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Green Building News

Striving for Zero in New York City

A modular-construction project underway in Brooklyn’s Red Hook neighborhood aims to be one of the first live-work structures in the city to achieve NZE performance

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In Brooklyn. Redhook Green, a modular live/work project planned for the Red Hook section of the borough.
Image Credit: Garrison Architects
In Brooklyn. Redhook Green, a modular live/work project planned for the Red Hook section of the borough.
Image Credit: Garrison Architects
Redhook Green will feature about 4,000 sq. ft., including living and work spaces. With all required documents submitted to the city by early May, project developer Jay Amato says he is hoping to have permits in about 45 to 60 days.

The Red Hook section of Brooklyn isn’t what it used to be. Less than 20 years ago it was regarded as a desolate patch of New York City borough that was no stranger to urban struggle. The neighborhood in recent years hasn’t exactly shaken off its social and maritime/industrial legacies, but the community has been living up to its recently acquired “resindustrial” reputation.

One bit of evidence supporting that notion is a live/work project called Redhook Green.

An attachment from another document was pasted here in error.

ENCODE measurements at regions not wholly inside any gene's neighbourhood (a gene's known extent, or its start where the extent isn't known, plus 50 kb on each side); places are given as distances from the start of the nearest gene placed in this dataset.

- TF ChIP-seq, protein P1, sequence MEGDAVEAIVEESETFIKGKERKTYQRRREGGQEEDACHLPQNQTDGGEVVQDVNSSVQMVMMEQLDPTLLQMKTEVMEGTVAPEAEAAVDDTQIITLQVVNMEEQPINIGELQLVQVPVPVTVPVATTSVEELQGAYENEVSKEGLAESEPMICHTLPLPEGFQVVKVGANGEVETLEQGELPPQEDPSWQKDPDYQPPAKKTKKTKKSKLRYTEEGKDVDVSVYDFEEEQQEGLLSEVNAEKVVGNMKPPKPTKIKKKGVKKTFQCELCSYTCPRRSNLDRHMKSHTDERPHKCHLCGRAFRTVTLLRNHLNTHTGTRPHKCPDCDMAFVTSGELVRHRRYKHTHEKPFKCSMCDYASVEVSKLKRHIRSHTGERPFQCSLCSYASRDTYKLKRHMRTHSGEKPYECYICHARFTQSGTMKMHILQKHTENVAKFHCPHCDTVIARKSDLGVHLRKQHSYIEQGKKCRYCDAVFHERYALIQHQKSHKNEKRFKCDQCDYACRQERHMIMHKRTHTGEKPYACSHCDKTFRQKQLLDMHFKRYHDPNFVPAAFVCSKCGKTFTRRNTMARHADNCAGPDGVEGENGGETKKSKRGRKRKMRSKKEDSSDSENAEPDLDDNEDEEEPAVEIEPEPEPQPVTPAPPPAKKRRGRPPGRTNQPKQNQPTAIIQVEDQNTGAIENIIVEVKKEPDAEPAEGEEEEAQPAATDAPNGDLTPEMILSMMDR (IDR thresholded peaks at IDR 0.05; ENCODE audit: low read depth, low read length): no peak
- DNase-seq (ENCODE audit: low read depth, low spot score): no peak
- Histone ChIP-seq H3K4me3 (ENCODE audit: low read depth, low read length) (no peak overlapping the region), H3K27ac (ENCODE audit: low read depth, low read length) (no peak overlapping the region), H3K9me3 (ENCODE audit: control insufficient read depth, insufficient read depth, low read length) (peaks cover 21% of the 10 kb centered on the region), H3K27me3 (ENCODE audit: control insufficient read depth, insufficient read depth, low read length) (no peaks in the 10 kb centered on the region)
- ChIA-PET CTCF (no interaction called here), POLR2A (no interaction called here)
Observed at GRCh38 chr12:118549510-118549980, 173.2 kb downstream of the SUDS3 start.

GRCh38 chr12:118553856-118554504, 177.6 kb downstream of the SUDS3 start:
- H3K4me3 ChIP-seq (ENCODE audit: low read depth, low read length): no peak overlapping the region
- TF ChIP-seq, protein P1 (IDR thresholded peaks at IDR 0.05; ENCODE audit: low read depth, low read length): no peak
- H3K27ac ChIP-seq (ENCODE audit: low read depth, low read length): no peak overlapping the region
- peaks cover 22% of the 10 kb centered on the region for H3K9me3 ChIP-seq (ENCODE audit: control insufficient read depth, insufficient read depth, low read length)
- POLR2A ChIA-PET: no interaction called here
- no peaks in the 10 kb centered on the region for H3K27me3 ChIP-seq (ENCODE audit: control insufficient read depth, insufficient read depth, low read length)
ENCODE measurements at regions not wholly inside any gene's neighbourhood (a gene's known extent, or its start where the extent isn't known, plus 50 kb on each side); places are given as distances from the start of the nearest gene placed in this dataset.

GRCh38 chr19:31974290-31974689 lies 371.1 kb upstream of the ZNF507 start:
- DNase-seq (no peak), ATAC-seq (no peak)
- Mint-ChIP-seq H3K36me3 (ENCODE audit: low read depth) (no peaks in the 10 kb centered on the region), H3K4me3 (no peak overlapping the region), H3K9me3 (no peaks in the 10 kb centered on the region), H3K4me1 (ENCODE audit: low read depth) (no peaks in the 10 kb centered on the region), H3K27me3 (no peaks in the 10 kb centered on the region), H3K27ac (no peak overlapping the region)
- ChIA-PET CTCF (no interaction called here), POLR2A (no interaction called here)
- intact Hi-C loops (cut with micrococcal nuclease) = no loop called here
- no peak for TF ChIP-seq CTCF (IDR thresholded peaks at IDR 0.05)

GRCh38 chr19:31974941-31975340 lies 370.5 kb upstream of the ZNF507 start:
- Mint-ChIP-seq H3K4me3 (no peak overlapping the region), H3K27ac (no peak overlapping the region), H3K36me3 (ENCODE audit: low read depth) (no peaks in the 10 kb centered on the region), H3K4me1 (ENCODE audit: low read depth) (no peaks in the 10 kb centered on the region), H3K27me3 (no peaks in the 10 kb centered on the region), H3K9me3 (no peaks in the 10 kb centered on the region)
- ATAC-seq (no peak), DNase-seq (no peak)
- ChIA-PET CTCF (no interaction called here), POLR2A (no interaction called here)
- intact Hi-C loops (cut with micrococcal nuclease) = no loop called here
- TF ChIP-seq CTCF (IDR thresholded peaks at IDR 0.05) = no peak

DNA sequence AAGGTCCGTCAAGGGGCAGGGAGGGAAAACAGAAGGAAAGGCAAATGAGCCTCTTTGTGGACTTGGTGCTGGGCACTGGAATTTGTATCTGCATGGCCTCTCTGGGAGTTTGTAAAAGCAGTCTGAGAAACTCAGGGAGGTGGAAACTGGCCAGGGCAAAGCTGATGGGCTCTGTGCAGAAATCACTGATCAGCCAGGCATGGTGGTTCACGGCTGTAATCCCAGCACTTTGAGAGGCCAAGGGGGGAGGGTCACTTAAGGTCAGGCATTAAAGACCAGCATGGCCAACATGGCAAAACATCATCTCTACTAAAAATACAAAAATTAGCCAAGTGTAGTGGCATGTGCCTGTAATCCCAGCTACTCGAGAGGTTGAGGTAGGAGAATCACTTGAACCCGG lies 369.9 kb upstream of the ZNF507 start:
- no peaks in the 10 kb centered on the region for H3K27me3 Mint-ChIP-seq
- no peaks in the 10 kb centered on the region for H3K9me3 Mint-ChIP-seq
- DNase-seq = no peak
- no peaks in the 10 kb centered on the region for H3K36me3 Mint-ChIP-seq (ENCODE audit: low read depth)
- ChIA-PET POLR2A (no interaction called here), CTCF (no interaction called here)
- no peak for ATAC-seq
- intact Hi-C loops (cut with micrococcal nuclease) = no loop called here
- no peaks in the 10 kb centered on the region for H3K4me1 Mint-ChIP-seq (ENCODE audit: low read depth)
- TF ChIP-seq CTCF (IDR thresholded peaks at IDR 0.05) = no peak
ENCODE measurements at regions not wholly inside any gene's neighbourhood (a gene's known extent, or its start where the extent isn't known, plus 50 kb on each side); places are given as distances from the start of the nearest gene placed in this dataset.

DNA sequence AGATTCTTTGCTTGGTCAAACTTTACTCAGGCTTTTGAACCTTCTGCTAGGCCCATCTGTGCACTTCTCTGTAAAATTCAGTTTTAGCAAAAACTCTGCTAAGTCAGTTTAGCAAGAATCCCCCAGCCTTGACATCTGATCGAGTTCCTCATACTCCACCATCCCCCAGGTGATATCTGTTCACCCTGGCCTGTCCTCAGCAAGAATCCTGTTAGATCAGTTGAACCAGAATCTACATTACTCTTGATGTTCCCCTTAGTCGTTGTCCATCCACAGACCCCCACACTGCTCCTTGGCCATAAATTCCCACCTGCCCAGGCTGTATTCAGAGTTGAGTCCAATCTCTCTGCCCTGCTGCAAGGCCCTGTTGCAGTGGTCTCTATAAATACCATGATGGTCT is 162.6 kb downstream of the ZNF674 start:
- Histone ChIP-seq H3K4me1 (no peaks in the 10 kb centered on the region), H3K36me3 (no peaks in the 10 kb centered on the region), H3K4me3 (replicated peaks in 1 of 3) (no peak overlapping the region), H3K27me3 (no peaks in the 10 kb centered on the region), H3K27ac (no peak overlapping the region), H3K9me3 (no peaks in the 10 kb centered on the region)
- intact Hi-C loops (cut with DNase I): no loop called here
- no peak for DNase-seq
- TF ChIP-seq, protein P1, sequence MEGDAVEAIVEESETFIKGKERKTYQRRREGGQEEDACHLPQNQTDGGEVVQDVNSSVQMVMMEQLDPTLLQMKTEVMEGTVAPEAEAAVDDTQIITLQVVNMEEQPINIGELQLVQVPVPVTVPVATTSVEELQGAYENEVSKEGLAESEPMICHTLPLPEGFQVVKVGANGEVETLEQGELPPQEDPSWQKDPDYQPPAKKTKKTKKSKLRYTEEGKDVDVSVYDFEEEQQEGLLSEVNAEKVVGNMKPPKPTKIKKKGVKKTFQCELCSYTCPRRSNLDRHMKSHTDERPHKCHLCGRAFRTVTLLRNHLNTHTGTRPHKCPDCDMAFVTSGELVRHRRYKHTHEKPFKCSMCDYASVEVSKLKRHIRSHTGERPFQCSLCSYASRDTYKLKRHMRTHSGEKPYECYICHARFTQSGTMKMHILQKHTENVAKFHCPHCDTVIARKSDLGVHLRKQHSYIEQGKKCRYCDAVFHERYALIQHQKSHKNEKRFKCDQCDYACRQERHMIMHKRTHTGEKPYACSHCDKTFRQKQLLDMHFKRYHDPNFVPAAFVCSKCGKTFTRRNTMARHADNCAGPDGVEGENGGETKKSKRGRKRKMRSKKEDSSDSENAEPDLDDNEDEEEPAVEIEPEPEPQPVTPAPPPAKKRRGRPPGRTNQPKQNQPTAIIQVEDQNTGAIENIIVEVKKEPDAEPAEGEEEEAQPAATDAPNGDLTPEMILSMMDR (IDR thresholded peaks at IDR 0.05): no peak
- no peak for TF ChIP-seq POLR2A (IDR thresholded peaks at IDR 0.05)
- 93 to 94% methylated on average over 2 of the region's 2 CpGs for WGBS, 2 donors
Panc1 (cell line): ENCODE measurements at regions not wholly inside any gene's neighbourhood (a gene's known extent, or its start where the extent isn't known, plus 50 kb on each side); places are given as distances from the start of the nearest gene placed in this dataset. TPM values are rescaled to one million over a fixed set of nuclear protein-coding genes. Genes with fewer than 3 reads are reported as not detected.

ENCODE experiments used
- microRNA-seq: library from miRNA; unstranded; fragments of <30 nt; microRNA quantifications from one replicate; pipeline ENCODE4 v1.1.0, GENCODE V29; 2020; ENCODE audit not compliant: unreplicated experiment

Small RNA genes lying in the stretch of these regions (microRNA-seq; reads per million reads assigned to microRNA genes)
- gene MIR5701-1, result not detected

Announced in December, Redhook Green is designed as a four-story modular structure with about 4,000 sq. ft. of interior space, including an apartment, offices, a studio, and a multi-car garage. The project’s developer, technology and media entrepreneur Jay Amato, noted that the shell of the building, which features a stacked-container appearance, is designed to provide R-50 thermal resistance and net-zero-energy performance. If it meets the performance criterion, it will be one of the first NZE live/work projects in New York City.

Awaiting permits

In a blog tracking the project’s progress, Amato says he considered a number of options, including wind turbines, to generate power for hot water and HVAC needs. He eventually decided on a system that features solar-thermal and solar-power collectors built with Sanyo bifacial modules. Hot water generated by the solar thermal components will be used to both heat and, via an absorption chiller, cool the building.

Amato has closed on a deal to acquire the site and completed all the drawings, technical analyses, and applications required by the city. All he needs now are permits to begin building. He’s keeping his fingers crossed, he says, but if all goes well, he should have the permits in 45 to 60 days.

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